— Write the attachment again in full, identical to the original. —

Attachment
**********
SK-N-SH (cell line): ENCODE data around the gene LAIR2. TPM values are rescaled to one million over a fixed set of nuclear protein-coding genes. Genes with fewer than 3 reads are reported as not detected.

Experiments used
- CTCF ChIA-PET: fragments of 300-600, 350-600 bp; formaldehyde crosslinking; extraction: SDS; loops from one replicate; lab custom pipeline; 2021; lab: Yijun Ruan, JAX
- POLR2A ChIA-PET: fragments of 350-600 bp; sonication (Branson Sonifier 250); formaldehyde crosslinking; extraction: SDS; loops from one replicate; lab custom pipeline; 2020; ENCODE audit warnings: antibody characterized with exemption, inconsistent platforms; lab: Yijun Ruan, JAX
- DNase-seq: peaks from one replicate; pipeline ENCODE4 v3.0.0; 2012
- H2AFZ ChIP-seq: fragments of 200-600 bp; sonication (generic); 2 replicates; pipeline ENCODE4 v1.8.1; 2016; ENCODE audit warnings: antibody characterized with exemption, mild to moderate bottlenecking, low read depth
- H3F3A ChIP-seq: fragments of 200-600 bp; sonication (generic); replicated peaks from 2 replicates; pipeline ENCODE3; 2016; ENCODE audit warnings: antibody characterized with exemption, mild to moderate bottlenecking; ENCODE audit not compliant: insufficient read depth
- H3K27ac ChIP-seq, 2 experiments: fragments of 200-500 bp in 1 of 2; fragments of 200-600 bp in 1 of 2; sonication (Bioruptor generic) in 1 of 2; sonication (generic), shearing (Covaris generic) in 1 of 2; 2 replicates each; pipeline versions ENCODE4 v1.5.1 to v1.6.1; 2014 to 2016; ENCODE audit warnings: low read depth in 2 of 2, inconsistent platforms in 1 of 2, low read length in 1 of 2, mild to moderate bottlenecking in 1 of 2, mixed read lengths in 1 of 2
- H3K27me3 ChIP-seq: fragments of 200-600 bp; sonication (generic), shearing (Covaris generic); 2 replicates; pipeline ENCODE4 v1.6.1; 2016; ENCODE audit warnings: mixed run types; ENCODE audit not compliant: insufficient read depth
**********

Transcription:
SK-N-SH (cell line): ENCODE data around the gene LAIR2. TPM values are rescaled to one million over a fixed set of nuclear protein-coding genes. Genes with fewer than 3 reads are reported as not detected.

Experiments used
- CTCF ChIA-PET: fragments of 300-600, 350-600 bp; formaldehyde crosslinking; extraction: SDS; loops from one replicate; lab custom pipeline; 2021; lab: Yijun Ruan, JAX
- POLR2A ChIA-PET: fragments of 350-600 bp; sonication (Branson Sonifier 250); formaldehyde crosslinking; extraction: SDS; loops from one replicate; lab custom pipeline; 2020; ENCODE audit warnings: antibody characterized with exemption, inconsistent platforms; lab: Yijun Ruan, JAX
- DNase-seq: peaks from one replicate; pipeline ENCODE4 v3.0.0; 2012
- H2AFZ ChIP-seq: fragments of 200-600 bp; sonication (generic); 2 replicates; pipeline ENCODE4 v1.8.1; 2016; ENCODE audit warnings: antibody characterized with exemption, mild to moderate bottlenecking, low read depth
- H3F3A ChIP-seq: fragments of 200-600 bp; sonication (generic); replicated peaks from 2 replicates; pipeline ENCODE3; 2016; ENCODE audit warnings: antibody characterized with exemption, mild to moderate bottlenecking; ENCODE audit not compliant: insufficient read depth
- H3K27ac ChIP-seq, 2 experiments: fragments of 200-500 bp in 1 of 2; fragments of 200-600 bp in 1 of 2; sonication (Bioruptor generic) in 1 of 2; sonication (generic), shearing (Covaris generic) in 1 of 2; 2 replicates each; pipeline versions ENCODE4 v1.5.1 to v1.6.1; 2014 to 2016; ENCODE audit warnings: low read depth in 2 of 2, inconsistent platforms in 1 of 2, low read length in 1 of 2, mild to moderate bottlenecking in 1 of 2, mixed read lengths in 1 of 2
- H3K27me3 ChIP-seq: fragments of 200-600 bp; sonication (generic), shearing (Covaris generic); 2 replicates; pipeline ENCODE4 v1.6.1; 2016; ENCODE audit warnings: mixed run types; ENCODE audit not compliant: insufficient read depth